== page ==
culinary review

How To Sauté: Sautéing Food

Last Modified: 02/16/11
First Published: 11/14/07
Views: 6578
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Views: 6578
When you sauté, you cook food on the stove over relatively high heat in a small amount of fat. Usually a shallow pan is used with low sides because that provides the most surface area.

Meats and vegetables include food that's most commonly sautéed. You can use any fat such as butter (regular or clarified) or oil. If you are using regular butter, then it's usually a good idea to add a small amount of oil to raise the smoke point of the butter.

The word sauté comes from the French word Sauter which literally means “To jump”. The word jumping is quite an accurate reference since the food is often shaken and therefore jumping in the pan.

When you sauté, you usually cook the food for a relatively short period of time, as opposed to when you sweat food. Sautéed food is however throughly cooked, as opposed to seared food that might finish cooking in the oven. Sautéed food is usually slightly caramelized due to the high heat and soft, but not mushy or overly soft.

How do you sauté:

1. Start off with a hot shallow sauté pan such as a cast iron pan, a stainless steel pan, a copper pan or a non stick pan. Put the pan on medium-high heat and wait for the pan to heat up.

Once the pan is warm/hot, add enough fat to cover the pan, but not any more. Let the fats melt and heat up. Now add the content you wish to sauté. Make sure that all food is evenly cut up. You want uniform pieces in order for the food to be done at the same rate.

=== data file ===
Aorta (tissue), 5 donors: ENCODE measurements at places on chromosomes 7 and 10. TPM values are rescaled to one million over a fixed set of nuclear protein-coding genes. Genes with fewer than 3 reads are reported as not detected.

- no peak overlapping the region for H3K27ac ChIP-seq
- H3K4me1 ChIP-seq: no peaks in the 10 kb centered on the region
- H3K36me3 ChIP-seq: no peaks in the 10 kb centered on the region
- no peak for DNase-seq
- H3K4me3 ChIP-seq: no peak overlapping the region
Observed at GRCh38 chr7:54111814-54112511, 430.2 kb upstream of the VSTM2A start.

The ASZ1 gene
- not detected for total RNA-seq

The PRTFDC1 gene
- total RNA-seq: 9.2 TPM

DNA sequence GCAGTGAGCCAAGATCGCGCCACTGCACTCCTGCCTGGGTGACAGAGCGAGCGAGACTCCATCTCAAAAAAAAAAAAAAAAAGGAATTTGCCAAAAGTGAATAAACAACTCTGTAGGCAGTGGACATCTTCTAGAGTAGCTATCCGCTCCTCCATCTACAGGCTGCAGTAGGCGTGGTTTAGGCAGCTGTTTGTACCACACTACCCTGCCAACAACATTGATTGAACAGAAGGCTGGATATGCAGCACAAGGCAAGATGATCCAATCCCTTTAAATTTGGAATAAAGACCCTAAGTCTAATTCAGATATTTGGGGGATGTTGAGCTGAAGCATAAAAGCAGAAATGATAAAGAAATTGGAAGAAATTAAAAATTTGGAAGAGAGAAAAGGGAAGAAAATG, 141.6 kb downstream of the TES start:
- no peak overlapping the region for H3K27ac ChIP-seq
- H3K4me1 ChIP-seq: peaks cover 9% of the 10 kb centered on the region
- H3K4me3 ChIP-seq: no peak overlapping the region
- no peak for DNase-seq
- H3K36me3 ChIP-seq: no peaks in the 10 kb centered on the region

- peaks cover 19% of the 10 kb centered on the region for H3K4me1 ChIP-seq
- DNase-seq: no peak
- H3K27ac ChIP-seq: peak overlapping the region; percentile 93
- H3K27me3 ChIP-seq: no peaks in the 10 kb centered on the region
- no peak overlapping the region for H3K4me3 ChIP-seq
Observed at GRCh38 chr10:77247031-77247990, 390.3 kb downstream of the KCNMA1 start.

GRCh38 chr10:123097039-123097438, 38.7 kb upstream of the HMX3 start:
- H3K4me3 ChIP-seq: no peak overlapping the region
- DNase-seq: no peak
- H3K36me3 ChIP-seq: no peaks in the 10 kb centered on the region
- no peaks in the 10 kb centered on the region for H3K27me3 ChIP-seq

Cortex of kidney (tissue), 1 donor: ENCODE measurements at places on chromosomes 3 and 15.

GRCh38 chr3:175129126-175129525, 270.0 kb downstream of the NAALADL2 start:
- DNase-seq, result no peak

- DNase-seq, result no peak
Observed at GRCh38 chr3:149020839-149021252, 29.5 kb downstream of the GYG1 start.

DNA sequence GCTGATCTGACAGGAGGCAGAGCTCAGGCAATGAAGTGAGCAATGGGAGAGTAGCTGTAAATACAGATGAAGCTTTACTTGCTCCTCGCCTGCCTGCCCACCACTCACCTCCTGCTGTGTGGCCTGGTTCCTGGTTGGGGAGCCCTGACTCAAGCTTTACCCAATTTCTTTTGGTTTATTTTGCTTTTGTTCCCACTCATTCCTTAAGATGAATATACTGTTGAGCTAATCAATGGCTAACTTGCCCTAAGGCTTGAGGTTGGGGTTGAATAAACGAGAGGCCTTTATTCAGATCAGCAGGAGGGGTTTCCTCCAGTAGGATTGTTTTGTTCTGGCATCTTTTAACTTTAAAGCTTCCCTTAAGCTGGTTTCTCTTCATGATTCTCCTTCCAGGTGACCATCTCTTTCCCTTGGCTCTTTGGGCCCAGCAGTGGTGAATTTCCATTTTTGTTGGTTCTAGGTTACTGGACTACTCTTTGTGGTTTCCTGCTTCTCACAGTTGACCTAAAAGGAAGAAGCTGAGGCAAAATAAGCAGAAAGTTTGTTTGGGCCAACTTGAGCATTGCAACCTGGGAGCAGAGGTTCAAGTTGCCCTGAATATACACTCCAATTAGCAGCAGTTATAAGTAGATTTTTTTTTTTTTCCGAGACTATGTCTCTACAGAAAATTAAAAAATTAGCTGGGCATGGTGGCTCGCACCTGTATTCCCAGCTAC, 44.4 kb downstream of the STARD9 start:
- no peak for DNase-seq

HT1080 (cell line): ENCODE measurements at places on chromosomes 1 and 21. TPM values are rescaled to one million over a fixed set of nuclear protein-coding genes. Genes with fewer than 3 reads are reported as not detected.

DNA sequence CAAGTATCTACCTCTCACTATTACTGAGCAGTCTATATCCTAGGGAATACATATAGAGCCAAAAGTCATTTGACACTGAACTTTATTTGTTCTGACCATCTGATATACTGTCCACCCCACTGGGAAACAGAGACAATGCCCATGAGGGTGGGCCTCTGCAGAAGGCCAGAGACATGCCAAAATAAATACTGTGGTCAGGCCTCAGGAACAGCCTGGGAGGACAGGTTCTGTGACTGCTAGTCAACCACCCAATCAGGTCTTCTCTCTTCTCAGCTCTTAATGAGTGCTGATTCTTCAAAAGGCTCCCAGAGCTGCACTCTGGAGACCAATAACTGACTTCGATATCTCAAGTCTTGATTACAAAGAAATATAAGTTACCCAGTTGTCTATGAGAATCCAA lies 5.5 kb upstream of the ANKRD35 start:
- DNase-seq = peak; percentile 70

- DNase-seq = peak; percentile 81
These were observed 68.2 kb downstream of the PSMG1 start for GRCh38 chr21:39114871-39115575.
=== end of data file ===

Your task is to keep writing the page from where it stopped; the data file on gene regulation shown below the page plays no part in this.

3. Don't over-crowd the pan. When you sauté, you want to give the food enough space so it can cook properly. If you overcrowd the pan, there will be too much mass to absorb the heat, resulting in too low heat overall and not enough heat distribution.

4. Stir occasionally (or shake the pan) and make sure that nothing burns. Although, if for example you are sautéing a piece of meat, then you might want to give the piece enough time to cook to create a surface area before you stir/turn it.

5. After a few minutes of sautéing over relatively high heat, it's time to lower the heat somewhat. How long it takes before you lower the heat depends on what you are sautéing. If the food is larger and thicker, then you want to lower the heat sooner.

Sautéing is a quick and easy process
that of course varies somewhat depending on what you sauté. The principle however is the same: start with a hot pan, use a small amount of fat, cook for a few minutes over high heat, then lower the heat.

Vegetables that are excellent to sauté
include peas, zucchini and broccoli. Sautéing is also nice because it allows you to add aromatics and flavors such as herbs or garlic at the later point of the sautéing process. Once you're done sautéing, then you can utilize the scrapings of the pan to make a pan sauce, or glaze the pan off with some wine.

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